Emotional Support for Children and Parents

Helping your child recover emotionally is as important as helping your child recover physically. Children look to their parents to determine how things are going, so keeping a positive - but realistic - outlook is important not just for you, but for your child as well. Right off the bat, help your child nurture the belief that their injury doesn’t change who they are as a person or their value, and their injury doesn’t define who they are, either. Keeping the focus on what your child can do - rather than what your child can’t do - helps both you and your child keep a positive and hopeful outlook. For younger children, it’s important to remind them that you are there for them and love them no matter what. Older children, who are more aware of the scale and scope of their injury, may feel like a burden so continued reinforcement that they aren’t a burden and underscoring unconditional love is important. There are a number of organizations dedicated to helping caregivers for people with disabilities. Facing Disability has a comprehensive list of these organizations, and it’s a good place to start gathering information and resources for both you and your child.

Peer Support for Spinal Cord Injury

According to the National Spinal Cord Injury Association in Wheel:Life, “In a support group, members provide each other with various types of help for shared purposes. The help can take the form of providing and evaluating relevant information, relating personal experiences, listening to and accepting others’ experiences, educating and guiding, or for providing sympathetic understanding and establishing social networks.” For older children in particular, finding a peer support group is a great way to help them feel connected. You can find resources that search by state, provide lists, and online forums that may be helpful.

Don’t Forget Self-Care

Parenting a child with SCI takes a lot of work and dedication, and it can be easy to overlook your own needs. Remember, it’s important to care for yourself as well because you can’t be fully present for your child if your physical and mental health deteriorates. Self-care doesn’t mean bubble-baths and chocolate, it means making sure all of your basic needs are met, and that you are carving out time for yourself to rest and recharge. Healthy sleep hygiene, proper nutrition, and hydration are essential during difficult times. Finding a supportive community of people who understand what you’re going through is also important. This is unchartered waters for most parents, and connecting with others for support and advice is crucial. Lastly, be sure to take some time to yourself. Don’t be afraid to ask for help from family and friends with the care of your child, and make time to meet your physical and emotional needs. Take time to rest, go to the gym, connect with your support network, and simply step away for a bit to recharge. This isn’t selfish; it’s the best way you can help your child as well as yourself.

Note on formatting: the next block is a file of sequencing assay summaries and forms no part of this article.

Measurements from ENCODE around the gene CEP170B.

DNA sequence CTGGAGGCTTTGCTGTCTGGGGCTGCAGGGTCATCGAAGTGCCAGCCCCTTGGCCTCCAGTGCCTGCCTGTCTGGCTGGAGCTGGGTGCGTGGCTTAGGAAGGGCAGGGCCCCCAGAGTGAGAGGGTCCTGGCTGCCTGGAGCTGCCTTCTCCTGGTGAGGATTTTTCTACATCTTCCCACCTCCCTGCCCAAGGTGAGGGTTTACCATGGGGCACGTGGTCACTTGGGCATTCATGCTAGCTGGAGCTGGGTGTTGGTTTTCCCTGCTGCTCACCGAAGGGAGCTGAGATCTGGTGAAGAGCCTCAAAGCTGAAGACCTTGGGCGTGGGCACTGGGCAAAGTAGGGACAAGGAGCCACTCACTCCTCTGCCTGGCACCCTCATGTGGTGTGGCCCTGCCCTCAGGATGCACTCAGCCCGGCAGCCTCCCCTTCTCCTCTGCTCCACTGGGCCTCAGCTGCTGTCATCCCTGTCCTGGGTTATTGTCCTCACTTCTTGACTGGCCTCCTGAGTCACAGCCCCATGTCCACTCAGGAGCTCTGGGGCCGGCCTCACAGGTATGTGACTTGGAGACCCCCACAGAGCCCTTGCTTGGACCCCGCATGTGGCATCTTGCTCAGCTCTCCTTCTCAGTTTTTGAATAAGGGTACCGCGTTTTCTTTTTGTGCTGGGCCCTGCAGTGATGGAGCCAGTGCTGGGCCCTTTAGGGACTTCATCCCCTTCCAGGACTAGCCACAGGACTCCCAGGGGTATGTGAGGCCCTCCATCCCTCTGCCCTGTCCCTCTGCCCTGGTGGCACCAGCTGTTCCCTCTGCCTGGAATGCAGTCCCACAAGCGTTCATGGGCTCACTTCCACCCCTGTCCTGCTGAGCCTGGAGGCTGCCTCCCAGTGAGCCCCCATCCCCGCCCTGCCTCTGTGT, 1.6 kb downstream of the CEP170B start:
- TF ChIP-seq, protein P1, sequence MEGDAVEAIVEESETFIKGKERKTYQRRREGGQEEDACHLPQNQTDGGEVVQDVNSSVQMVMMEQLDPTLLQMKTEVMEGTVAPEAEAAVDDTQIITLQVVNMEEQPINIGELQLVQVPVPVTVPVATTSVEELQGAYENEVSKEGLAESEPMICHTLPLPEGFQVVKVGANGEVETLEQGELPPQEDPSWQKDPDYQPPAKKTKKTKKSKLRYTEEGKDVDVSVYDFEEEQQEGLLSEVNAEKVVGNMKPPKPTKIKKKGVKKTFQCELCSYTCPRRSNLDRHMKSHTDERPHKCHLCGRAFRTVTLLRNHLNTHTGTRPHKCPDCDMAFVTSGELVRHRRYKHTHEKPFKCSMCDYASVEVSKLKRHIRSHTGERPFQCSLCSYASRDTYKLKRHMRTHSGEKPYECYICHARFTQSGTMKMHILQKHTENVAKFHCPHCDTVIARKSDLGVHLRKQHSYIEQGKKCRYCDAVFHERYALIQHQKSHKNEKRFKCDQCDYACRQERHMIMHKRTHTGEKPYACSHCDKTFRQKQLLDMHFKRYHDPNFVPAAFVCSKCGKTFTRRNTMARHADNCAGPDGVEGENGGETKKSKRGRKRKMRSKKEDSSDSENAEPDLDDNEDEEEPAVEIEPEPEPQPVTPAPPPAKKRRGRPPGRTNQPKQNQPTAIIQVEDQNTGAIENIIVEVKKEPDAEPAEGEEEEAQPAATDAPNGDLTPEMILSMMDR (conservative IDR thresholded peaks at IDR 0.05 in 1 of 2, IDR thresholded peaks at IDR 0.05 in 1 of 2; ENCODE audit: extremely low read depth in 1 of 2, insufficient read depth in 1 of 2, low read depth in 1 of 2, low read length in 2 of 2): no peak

Join the Thrive Community!

The Thrive Community Facebook Group is a private space for any person with a disability, as well as parents, caregivers and healthcare providers that touch their lives. Our purpose is to provide a safe, educational space for group members to ask every question, connect with their peers, and empower each other through communication and connection. Our conversations are led by incredible individuals who themselves are living and thriving. For more enlightening resources, information, and discussion join the Enemeez® Thrive Community today!   Sources: https://www.christopherreeve.org/living-with-paralysis/for-parents https://asia-spinalinjury.org/committees/pediatric/pediatric-committee-news-and-resources/pediatric-spinal-cord-injury-facts/ https://www.spinalcord.com/spinal-cord-injury-community https://www.spinalcord.com/blog/coping-books-for-children-with-spinal-cord-injuries https://www.nature.com/articles/sc201683 https://facingdisability.com/resources/family-and-caregiver-support